Activists Barbara Gittings and Frank Kameny were two of the co-organizers of the Annual Reminders held from 1965–1969. They supported suspending those events in favor of New York's activities for Stonewall's first anniversary, in which they both marched[39] and Kameny helped organize.[15] Kameny and Gittings then led the charge to declassify homosexuality as a mental disorder. In 1970, Gittings and Kameny were joined by members of the Gay Liberation Front and the Gay Activists Alliance to protest at the APA's annual meeting,[39] which was held in San Francisco.[37]

The activists gained the APA's attention and an invitation for the 1971 meeting to speak in a panel discussion, which was titled "Gay Is Good". Panelists addressed the stigma and discrimination they faced because of their diagnosis.[37]

For the 1972 meeting, Kameny and Gittings organized another panel about homosexuality, but no gay psychiatrist would openly appear on it for fear of losing their medical license and their patients.[39] They enlisted John E. Fryer, M.D., who appeared as "Dr. H. Anonymous" and used a mask and voice modulator.[37][39] He spoke about the anguish he experienced working in the psychiatric profession while closeted.[38] The panelists emphasized that homosexuality is not a disease.[39]

Chicago Gay Crusader-1974 Gay People Cured

"20,000,000 Gay People Cured!" 1974 newspaper clipping from The Chicago Gay Crusader about the December 1973 removal of homosexuality from the DSM-II.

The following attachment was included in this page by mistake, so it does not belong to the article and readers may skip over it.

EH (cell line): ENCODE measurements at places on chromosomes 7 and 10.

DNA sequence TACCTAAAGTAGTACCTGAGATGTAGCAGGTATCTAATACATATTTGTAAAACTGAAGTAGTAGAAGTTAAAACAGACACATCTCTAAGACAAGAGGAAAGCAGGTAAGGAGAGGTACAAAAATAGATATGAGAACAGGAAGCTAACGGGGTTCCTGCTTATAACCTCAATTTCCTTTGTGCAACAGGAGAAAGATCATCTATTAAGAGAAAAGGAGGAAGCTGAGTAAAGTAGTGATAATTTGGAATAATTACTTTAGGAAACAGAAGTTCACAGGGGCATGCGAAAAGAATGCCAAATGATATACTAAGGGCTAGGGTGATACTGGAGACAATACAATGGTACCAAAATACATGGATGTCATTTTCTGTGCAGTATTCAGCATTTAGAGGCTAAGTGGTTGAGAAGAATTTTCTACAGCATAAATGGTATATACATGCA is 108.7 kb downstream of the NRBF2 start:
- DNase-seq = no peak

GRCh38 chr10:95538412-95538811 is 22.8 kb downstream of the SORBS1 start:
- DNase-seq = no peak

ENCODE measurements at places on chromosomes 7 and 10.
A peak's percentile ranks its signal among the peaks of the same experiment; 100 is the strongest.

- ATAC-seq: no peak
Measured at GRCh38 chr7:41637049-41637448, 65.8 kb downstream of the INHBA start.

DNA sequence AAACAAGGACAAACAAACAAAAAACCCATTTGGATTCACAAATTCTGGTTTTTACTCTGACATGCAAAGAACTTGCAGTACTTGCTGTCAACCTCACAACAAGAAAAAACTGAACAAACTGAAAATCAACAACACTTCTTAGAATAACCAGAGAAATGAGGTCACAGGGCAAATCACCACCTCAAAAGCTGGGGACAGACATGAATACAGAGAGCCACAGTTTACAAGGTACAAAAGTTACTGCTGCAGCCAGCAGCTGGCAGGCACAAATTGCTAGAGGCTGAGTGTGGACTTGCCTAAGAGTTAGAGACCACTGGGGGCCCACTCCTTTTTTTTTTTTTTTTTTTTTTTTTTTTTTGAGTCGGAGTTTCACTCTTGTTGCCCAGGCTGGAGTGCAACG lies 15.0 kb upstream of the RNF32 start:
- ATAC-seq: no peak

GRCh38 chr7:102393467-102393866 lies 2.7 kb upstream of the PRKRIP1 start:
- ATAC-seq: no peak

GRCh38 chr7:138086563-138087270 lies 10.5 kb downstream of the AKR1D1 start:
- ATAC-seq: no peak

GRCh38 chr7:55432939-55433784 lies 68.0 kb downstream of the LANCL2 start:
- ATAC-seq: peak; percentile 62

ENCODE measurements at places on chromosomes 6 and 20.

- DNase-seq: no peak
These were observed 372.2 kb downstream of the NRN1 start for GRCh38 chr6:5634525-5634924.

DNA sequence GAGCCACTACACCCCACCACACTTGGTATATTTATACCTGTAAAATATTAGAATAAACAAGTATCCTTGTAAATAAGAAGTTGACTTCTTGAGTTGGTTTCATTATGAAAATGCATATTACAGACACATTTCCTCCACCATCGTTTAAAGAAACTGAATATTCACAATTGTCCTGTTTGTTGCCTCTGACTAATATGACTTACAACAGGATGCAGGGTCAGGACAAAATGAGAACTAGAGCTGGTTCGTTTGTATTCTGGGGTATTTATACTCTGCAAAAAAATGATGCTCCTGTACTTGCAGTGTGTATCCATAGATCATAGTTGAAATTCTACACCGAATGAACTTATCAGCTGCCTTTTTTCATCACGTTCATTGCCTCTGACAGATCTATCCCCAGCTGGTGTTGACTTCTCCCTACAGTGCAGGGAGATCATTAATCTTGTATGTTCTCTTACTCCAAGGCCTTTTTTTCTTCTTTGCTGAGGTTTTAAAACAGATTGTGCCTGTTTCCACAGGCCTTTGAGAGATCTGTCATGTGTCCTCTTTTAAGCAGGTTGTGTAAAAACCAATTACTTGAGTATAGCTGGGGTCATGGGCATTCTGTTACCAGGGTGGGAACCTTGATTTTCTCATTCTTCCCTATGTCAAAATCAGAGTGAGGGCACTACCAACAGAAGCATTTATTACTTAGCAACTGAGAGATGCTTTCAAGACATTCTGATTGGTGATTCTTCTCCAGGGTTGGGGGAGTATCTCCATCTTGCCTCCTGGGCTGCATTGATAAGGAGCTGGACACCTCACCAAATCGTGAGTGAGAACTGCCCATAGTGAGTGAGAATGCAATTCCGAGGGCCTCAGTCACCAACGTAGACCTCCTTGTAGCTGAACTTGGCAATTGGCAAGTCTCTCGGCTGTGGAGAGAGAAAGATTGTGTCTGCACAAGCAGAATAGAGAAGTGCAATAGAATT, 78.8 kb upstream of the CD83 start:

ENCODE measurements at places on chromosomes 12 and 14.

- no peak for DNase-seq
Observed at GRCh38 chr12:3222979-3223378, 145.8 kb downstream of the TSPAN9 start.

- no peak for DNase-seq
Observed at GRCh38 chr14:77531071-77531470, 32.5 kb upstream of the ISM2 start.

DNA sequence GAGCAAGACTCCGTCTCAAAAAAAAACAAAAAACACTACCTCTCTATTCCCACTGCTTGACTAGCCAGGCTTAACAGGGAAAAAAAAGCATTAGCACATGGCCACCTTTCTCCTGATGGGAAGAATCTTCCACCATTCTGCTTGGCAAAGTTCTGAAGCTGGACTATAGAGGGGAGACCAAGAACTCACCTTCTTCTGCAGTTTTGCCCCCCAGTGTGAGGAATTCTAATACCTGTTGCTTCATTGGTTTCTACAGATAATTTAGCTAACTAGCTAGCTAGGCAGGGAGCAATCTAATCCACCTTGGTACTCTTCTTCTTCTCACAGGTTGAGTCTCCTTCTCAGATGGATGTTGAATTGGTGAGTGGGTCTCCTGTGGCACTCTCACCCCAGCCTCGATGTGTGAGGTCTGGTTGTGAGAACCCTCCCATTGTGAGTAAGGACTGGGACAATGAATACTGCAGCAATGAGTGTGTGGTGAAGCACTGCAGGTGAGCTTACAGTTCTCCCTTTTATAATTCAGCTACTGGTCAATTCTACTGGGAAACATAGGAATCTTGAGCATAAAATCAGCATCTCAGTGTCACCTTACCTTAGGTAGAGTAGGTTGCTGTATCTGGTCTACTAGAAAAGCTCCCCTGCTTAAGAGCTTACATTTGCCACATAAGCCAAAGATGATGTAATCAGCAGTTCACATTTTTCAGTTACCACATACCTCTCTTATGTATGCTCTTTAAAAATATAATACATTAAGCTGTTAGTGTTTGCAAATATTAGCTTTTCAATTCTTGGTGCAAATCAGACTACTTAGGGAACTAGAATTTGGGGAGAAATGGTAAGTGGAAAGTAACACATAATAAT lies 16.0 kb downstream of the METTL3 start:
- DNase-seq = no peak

The APA faced pressure from gay rights advocates, as well as internal debates regarding homosexuality and the criteria for psychiatric disorders, to remove homosexuality from the DSM.[37] Dr. Richard Pillard (an openly gay psychiatrist) and Dr. Lawrence Hartmann (an APA member who remained in the closet) wrote a position paper arguing in favor of the removal. Hartmann got the measure passed by the APA assembly and it was set for a board vote.[38]

On December 15, 1973, with 15 board members voting unanimously in favor and two abstentions, the APA's leadership approved the removal of homosexuality itself as a mental illness. Prominent APA members who were dismayed with the vote held a ballot referendum of the organization's rank and file to repeal the board's vote. On April 8, 1974, the APA tallied the vote by more than 10,000 members; 58% supported upholding of the original vote.[38] The changes to the DSM-II are largely considered one of the first major successes of the Pride movement.[20]

Based upon the 1973 vote, the sixth printing of the DSM-II changed the language. Instead of classifying homosexuality as a disorder, the new edition added "sexual orientation disturbance", defined as internal conflict over same-sex attraction or over the desire to change that attraction. After being renamed and recategorized across subsequent editions, it was finally removed in 2013 with the DSM-5'.[37]

Lesbian visibility[]

The 1975 event in San Francisco introduced the Lesbian Sisters United, Lesbian Lunatics, and other groups to garner lesbian visibility.[21] In 1993, the first San Francisco Dyke March took place in Dolores Park as a reaction to anti-gay US senator Jess Helms.[22]